Current RT Students Helping Battle Coronavirus
WINTERVILLE—The N.C. Respiratory Care Board made a noteworthy decision last month that has enabled current Pitt Community College respiratory therapy students to join the fight against the coronavirus pandemic.
As the number of positive COVID-19 cases climbed, the board held an emergency meeting March 18 and reinstated the Respiratory Care Assistant (RCA) program, which allows respiratory therapy students to work under the supervision of licensed respiratory therapists. Dr. William L. Croft, the board’s executive director, says the measure gives health care facilities the option of addressing staffing shortages by utilizing students enrolled in programs accredited by the Commission on Accreditation for Respiratory Care.
According to Croft, UNC-Chapel Hill’s Sheps Center for Health Research conducted a study March 26-30 and concluded April 3 that there is “a significant need for respiratory therapists across the state.” Citing the study, he said North Carolina needs another 765 respiratory therapists (RT) to join the current workforce.
Even though the respiratory care board approved additional measures to maximize the number of available RTs, including rules regarding retirees and respiratory care practitioners (RCP) whose licenses expired less than three years ago, Croft said there would still be a shortage of respiratory therapists to combat a virus that attacks the lungs.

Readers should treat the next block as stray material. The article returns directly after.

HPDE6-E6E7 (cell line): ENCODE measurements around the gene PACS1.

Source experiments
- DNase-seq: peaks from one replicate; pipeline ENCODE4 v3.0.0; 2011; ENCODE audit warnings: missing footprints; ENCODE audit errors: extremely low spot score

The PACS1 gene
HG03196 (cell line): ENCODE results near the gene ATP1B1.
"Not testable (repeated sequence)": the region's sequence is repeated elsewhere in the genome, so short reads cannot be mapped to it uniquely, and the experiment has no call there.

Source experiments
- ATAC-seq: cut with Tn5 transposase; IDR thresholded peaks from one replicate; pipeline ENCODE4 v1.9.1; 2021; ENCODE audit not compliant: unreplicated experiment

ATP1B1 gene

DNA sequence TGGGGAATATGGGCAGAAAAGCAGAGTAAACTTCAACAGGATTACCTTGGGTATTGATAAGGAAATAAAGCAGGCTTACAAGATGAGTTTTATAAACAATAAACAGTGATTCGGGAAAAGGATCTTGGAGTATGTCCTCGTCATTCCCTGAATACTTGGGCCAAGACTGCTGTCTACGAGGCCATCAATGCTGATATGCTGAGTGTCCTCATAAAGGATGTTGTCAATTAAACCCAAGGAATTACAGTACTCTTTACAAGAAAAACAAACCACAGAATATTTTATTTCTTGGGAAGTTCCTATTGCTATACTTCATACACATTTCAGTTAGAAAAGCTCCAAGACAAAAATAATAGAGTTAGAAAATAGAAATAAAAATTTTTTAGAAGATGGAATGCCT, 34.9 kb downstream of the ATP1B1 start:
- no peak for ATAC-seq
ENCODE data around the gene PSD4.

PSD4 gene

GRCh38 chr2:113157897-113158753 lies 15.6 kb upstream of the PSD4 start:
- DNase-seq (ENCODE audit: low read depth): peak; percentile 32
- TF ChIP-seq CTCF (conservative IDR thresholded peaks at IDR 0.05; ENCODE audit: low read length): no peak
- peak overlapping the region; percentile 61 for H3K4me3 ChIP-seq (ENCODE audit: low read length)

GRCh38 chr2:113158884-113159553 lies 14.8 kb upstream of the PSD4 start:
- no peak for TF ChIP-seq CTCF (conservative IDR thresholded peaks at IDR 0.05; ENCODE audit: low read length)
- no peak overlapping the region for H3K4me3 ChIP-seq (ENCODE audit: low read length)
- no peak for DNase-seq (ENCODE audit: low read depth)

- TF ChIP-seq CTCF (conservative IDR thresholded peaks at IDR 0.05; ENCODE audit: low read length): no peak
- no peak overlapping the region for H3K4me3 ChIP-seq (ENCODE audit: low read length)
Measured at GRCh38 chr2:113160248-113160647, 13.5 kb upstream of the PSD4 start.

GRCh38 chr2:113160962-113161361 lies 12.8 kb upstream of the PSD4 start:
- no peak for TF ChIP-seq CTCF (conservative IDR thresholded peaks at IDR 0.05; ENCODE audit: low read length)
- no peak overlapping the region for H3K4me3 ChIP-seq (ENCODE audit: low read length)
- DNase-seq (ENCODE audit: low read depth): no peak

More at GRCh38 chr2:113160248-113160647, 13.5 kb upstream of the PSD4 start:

“For these reasons, the need for the RCAs was even more significant, since we would not be able to recruit enough from the pool of prior licensees,” he said, adding that as of April 15, 109 students had been activated as RCAs in North Carolina.
PCC Respiratory Therapy Program Director Rusty Sugg says eight of his second-year respiratory therapy students have accepted RCA positions with Vidant Health. Seven, he said, are working at Vidant Medical Center (VMC) in Greenville, and one is working at Washington’s Vidant Beaufort Hospital.
VMC Respiratory Therapy Manager Skip Bangley says the RCAs have arrived at just the right time to fill the void left by traveling respiratory care practitioners, some of whom left the hospital for more money in COVID-19 hot spots, like New York, and others who took time off over concern of catching the virus.
“I cannot thank Bill Croft and the N.C. Respiratory Care Board and the local respiratory therapy programs for being quick to act and supportive of this temporary license for the soon-to-be (RT) grads,” Bangley said. “The timing was outstanding.”
Bangley said 14 of the 17 RCAs the hospital has hired thus far had already been offered jobs by Vidant and accepted, pending graduation. He added that he has been very pleased with what he has seen from them thus far.
“They came in very excited to be able to work, very positive and engaged,” Bangley said. “We have been able to have them cover the general floors with RCP back up, and this has been working out well.”
Sugg said he was happy PCC Respiratory Therapy students could support the program’s clinical training affiliates during the current health care crisis. He added that the program also donated its entire supply of personal protective equipment used for training—including N-95 masks, surgical masks and gloves—to the facilities.
“We were happy to answer the call to assist these facilities,” Sugg said. “All of our clinical sites play an extremely important role in the education and professional development of our students.”
Sugg said Pitt’s RT program has also loaned two of its ventilators to Wayne UNC Health Care and one to UNC Lenior Health Care to help them treat patients. Another five, he said, have been secured for VMC to use, if needed.